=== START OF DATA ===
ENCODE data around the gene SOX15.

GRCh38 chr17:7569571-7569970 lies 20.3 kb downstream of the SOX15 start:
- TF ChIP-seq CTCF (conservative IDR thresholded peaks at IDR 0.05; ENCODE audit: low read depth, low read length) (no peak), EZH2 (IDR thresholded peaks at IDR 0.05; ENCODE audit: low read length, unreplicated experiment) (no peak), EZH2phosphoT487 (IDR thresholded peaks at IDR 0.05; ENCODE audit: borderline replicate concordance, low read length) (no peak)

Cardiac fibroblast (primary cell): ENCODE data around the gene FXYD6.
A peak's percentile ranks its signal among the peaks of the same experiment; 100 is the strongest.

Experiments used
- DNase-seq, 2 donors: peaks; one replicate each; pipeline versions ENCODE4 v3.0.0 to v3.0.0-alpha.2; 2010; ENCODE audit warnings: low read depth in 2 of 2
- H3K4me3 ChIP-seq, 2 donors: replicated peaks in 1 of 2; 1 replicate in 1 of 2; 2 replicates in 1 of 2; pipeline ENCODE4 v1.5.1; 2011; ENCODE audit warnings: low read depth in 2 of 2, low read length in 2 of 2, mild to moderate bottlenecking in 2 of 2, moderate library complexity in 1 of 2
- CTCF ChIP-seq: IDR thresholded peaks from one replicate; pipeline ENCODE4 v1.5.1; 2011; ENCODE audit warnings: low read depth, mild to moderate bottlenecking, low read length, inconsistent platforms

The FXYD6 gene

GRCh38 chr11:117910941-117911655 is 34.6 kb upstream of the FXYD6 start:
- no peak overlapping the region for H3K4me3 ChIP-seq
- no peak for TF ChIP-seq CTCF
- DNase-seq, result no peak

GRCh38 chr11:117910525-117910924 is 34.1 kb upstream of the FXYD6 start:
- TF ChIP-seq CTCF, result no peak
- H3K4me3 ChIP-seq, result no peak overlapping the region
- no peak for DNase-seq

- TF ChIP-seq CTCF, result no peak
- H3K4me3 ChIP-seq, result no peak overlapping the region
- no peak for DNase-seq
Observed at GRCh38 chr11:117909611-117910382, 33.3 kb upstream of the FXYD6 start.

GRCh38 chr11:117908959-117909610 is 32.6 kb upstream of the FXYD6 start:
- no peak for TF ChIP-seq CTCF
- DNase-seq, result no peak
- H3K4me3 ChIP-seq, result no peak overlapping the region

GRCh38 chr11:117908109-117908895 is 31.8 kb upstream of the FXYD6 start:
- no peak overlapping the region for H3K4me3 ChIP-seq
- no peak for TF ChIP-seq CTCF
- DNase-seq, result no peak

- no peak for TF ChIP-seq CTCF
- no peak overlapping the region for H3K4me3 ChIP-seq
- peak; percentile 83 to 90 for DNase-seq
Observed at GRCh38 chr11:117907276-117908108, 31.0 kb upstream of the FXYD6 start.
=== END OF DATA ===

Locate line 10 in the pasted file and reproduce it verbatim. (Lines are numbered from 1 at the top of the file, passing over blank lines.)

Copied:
The FXYD6 gene